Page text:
Approximately 55,000 cubic metres of andesite stone was taken from neighbouring stone quarries to build the monument. The stone was cut to size, transported to the site and laid without mortar. Projections, indentations and dovetails were used to form joints between stones. The roof of stupas, niches and arched gateways were constructed using corbelling (there are no curved arches) and reliefs were created in situ after the building had been completed.


The monument is equipped with a good drainage system and to prevent flooding, 100 spouts are installed at each corner, each with a unique carved gargoyle in the shape of a giant or makara.


Unlike most other temples that were constructed on flat sites, Borobudur is built on a natural hill but the construction technique is similar to other temples in Java. Without the inner spaces seen in other temples, and with a general design similar to the shape of pyramid, Borobudur was first thought more likely to have served as a stupa or shrine rather than a temple. The complexity of the monument's design suggests however that Borobudur was in fact a temple. Little is known about Gunadharma, the architect of the complex. His name is known from Javanese folk tales rather than from any written inscriptions.


The main structure can be divided into three components: base, body, and top. The base is 123 m × 123 m with 4 metres walls. The body is composed of five square platforms, each of diminishing height. The first terrace is set back 7 metres from the edge of the base. Each subsequent terrace is set back 2 metres, leaving a narrow corridor at each stage. The top consists of three circular platforms, with each stage supporting a row of perforated stupas, arranged in concentric circles. There is one main dome at the centre, the top of which is the highest point of the monument, 35 metres above ground level. Stairways at the centre of each of the four sides give access to the top, with a number of gates overlooked by 32 lion statues. The gates are adorned with Kala's head carved on top of each and Makaras projecting from each side. This Kala-Makara motif is commonly found on the gates of Javanese temples. The main entrance is on the eastern side, the location of the first narrative reliefs. Stairways on the slopes of the hill also link the monument to the low-lying plain.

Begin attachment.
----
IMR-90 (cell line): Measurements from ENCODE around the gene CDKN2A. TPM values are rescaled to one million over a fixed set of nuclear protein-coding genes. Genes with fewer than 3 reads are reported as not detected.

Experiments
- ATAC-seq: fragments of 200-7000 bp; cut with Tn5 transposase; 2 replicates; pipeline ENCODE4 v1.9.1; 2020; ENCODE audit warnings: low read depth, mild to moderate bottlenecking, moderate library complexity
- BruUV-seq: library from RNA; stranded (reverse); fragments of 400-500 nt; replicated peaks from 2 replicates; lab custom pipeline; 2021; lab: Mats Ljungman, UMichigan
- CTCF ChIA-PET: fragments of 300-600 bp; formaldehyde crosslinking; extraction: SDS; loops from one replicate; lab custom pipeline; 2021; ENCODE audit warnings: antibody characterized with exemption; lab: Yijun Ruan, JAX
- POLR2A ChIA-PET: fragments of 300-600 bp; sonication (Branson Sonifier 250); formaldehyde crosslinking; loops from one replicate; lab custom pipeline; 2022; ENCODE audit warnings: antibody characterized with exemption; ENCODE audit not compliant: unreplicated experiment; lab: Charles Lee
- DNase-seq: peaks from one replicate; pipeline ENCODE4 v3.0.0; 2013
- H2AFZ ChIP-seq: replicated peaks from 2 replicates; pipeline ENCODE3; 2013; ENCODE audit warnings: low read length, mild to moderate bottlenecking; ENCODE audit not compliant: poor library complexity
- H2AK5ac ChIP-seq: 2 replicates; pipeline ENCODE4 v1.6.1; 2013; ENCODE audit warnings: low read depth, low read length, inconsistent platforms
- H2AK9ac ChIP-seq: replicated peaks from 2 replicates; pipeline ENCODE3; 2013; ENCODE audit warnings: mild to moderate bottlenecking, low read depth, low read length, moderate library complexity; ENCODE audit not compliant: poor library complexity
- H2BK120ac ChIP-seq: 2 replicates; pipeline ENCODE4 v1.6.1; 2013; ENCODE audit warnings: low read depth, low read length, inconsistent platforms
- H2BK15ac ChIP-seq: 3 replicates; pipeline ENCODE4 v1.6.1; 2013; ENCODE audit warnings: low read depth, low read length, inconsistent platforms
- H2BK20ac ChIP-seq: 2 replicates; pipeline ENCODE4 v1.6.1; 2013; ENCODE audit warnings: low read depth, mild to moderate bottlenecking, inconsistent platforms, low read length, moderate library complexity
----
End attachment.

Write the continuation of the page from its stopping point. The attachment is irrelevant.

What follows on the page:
The stone-work and carving are very fine with very thin joints between all of the blocks and paving and with no mortar in the joints. Despite this the structure has withstood numerous earthquakes and storms. It has been restored several times, at first during the 19th century, then at the beginning of the 20th century and more extensively during the 1970s and 80s. Most of the relief panels and other carvings are however original. The temple was designated as a World Heritage Site by UNESCO in 1991.


During my travels around Indonesia supervising school building projects, I came across many other Hindu and Buddhist temples and stupas but none were quite as impressive as Borobudor. The photo gallery below shows some of the photos that I took on my visit.



Gallery




 


Architecture in Developing Countries: A Resource


The design and construction of appropriate, low-cost buildings for education and health in rural areas of the developing world.

Nigel Wakeham is an architect who lived for 23 years in Southern and West Africa and the SW Pacific working on education, health and other projects. He has since worked for over 20 years as a consultant for national governments and agencies such as the World Bank, DFID, ADB and AfDB on the implementation of the construction components of education and health projects in many countries in the developing world.​

​The objective of this website will be to provide the benefit of more than 45 years of experience of working in developing countries to architects and other construction professionals involved in the design and construction of appropriate, low-cost buildings for education and health. It will provide reference material from the projects that Nigel has worked on and technical information on the design, construction and maintenance of educational and health facilities and other relevant topics and these will be added to from time to time.

I am happy to be contacted by anyone requiring further information on any of the projects or resources referred to in this website or by anyone wishing to discuss work possibilities.